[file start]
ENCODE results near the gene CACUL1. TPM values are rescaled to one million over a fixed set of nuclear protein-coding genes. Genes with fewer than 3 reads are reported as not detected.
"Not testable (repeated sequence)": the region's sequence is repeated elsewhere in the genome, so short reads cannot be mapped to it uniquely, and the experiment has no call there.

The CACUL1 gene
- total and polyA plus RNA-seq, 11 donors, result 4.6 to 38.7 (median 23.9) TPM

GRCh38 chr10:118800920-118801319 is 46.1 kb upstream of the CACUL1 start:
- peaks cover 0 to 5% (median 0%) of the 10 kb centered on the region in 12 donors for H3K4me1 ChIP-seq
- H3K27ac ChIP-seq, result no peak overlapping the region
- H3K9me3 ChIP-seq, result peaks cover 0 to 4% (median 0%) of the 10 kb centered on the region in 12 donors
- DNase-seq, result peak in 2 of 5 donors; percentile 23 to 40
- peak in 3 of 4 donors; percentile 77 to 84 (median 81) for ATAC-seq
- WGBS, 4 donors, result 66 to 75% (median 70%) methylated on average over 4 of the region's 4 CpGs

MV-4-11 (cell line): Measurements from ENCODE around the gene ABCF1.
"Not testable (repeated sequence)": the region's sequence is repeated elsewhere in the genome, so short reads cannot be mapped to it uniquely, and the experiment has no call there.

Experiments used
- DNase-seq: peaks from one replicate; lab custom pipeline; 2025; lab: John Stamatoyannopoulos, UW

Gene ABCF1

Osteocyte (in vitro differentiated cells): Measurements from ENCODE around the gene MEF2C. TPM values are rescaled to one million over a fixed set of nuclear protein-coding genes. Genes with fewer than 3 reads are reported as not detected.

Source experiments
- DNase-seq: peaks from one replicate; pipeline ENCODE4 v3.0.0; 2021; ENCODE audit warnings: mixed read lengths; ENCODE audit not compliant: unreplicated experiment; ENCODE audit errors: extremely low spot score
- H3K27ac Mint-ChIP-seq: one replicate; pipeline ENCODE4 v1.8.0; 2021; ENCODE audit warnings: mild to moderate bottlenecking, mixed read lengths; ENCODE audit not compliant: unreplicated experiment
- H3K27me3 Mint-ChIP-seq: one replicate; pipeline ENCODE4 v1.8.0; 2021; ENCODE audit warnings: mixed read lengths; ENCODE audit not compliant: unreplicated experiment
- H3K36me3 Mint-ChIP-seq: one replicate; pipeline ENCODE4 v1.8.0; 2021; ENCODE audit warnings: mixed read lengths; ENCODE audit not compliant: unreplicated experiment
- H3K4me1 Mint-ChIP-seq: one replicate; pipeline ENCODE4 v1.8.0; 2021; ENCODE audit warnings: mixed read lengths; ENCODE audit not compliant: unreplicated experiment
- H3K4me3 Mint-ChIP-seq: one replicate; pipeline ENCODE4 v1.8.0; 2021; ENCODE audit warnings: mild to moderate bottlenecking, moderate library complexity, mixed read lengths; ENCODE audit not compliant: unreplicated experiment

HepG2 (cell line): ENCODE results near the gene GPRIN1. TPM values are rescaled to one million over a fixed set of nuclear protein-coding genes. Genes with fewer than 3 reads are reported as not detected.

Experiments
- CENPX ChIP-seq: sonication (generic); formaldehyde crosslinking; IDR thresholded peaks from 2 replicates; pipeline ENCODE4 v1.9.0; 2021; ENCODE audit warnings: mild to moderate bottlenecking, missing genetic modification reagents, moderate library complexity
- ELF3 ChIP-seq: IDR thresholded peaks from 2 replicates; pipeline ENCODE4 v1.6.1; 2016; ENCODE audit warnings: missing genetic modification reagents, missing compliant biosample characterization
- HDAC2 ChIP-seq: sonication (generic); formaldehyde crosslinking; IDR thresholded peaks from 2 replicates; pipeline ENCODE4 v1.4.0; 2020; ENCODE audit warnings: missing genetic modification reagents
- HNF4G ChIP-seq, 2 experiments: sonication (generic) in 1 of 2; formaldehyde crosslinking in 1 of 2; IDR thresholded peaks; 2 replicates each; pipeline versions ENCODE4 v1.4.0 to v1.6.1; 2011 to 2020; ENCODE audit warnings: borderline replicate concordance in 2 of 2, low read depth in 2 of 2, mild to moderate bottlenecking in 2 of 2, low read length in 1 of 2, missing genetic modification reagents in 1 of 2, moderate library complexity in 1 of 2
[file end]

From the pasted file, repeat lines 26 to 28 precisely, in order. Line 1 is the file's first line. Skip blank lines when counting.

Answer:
Experiments
- CENPX ChIP-seq: sonication (generic); formaldehyde crosslinking; IDR thresholded peaks from 2 replicates; pipeline ENCODE4 v1.9.0; 2021; ENCODE audit warnings: mild to moderate bottlenecking, missing genetic modification reagents, moderate library complexity
- ELF3 ChIP-seq: IDR thresholded peaks from 2 replicates; pipeline ENCODE4 v1.6.1; 2016; ENCODE audit warnings: missing genetic modification reagents, missing compliant biosample characterization